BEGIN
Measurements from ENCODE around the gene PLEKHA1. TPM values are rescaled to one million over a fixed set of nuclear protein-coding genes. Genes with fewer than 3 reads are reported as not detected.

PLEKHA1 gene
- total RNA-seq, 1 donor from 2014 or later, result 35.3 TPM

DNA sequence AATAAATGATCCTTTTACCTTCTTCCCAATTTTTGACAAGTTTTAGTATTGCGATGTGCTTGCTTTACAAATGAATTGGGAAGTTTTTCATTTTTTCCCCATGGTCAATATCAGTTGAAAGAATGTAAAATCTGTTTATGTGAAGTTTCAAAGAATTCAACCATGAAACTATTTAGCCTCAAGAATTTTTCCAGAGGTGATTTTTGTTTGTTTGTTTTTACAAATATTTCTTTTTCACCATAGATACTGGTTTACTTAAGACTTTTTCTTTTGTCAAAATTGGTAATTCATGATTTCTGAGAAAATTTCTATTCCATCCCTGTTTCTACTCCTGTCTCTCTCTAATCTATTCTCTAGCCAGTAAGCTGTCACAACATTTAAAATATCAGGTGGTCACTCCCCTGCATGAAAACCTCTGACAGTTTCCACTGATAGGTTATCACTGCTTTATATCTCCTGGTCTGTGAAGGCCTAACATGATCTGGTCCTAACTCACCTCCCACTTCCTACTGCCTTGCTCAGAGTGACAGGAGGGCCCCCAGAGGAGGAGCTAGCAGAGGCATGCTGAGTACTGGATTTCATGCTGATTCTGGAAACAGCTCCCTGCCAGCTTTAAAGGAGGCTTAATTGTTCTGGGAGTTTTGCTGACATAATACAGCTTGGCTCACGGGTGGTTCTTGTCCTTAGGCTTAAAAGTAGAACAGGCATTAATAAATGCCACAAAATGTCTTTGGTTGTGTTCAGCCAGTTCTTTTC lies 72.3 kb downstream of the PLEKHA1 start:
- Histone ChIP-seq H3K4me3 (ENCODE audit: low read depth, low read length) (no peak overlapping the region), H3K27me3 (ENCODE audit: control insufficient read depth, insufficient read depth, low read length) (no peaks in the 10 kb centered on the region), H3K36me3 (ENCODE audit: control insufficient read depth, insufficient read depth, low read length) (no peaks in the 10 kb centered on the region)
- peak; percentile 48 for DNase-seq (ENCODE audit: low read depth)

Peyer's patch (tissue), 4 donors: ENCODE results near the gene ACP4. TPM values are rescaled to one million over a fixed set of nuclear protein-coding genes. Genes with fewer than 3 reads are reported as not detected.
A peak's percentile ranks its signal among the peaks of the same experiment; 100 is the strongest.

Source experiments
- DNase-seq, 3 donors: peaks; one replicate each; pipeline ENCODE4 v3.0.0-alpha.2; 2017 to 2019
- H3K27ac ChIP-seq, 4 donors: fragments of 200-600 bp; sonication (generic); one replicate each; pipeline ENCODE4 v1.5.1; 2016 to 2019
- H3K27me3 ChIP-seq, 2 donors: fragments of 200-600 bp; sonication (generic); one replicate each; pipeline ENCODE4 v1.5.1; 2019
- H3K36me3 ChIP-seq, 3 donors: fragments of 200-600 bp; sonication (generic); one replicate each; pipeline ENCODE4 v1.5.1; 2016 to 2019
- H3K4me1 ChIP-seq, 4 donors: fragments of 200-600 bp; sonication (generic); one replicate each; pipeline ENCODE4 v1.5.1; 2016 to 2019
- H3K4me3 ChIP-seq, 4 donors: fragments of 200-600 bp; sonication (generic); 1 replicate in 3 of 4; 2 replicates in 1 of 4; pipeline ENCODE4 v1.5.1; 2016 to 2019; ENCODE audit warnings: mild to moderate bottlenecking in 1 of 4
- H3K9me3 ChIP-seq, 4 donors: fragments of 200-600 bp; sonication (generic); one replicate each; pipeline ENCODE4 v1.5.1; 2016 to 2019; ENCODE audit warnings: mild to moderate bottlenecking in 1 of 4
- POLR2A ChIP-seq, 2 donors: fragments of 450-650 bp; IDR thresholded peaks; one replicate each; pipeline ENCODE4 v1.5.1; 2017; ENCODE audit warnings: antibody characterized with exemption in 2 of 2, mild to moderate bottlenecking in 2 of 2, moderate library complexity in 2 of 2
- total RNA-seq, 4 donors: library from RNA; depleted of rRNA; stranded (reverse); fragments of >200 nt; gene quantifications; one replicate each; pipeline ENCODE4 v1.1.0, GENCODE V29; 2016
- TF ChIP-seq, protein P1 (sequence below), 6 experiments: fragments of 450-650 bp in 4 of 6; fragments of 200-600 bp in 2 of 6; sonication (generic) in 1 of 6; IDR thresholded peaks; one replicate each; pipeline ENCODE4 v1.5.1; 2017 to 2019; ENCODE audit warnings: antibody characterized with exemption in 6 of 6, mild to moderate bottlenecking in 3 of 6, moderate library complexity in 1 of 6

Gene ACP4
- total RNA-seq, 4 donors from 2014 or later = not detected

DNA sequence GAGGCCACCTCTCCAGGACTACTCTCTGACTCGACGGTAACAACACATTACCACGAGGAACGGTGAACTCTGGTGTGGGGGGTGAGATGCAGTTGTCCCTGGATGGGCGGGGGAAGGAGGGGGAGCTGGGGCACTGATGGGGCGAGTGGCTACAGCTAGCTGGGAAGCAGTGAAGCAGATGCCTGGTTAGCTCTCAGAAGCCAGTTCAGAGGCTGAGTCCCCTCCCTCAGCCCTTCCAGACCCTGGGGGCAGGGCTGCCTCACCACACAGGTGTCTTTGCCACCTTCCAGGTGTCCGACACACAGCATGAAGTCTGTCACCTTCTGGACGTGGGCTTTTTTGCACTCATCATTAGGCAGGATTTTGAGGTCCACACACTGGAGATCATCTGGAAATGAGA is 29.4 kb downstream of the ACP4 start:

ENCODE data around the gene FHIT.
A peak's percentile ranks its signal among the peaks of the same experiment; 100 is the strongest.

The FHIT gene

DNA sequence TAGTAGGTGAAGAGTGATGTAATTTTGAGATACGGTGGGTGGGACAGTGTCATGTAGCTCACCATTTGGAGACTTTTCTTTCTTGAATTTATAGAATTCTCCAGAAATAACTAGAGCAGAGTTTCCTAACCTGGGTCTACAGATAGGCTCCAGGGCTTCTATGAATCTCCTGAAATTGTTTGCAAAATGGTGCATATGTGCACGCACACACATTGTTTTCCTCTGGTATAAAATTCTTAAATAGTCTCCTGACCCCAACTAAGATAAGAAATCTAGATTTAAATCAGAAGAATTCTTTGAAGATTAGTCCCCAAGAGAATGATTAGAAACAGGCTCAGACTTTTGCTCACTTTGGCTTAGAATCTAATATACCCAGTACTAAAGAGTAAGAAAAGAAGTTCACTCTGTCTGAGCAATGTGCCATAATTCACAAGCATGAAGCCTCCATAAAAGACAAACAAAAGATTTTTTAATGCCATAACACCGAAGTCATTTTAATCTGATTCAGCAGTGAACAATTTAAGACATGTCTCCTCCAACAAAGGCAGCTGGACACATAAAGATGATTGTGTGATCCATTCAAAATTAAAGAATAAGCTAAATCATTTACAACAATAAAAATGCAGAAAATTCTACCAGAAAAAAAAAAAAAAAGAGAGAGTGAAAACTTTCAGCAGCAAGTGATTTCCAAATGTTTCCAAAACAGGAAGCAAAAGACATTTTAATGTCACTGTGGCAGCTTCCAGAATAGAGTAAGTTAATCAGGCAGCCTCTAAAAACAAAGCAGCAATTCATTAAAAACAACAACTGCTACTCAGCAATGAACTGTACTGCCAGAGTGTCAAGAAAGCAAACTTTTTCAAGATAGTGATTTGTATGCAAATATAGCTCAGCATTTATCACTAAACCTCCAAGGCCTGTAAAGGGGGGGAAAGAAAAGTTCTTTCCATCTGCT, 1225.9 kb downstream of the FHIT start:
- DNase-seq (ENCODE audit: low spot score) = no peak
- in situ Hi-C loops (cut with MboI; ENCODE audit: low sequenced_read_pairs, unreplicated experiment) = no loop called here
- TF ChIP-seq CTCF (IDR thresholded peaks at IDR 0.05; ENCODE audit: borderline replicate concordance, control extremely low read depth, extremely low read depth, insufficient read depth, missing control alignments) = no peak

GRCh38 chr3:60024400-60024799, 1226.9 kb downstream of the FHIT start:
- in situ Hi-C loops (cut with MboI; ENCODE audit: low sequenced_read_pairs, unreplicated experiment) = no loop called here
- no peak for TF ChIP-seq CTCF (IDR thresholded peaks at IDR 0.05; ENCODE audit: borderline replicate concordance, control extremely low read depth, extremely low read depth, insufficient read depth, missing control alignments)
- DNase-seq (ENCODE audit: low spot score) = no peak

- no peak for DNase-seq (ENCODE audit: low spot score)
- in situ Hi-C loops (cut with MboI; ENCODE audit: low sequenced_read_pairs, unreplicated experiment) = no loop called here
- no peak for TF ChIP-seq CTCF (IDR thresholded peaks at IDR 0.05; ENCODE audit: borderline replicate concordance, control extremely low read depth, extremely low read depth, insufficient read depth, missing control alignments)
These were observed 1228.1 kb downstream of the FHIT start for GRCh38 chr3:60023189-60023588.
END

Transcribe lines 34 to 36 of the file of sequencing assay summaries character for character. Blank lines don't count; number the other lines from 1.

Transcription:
- no peak for DNase-seq (ENCODE audit: low spot score)
- in situ Hi-C loops (cut with MboI; ENCODE audit: low sequenced_read_pairs, unreplicated experiment) = no loop called here
- no peak for TF ChIP-seq CTCF (IDR thresholded peaks at IDR 0.05; ENCODE audit: borderline replicate concordance, control extremely low read depth, extremely low read depth, insufficient read depth, missing control alignments)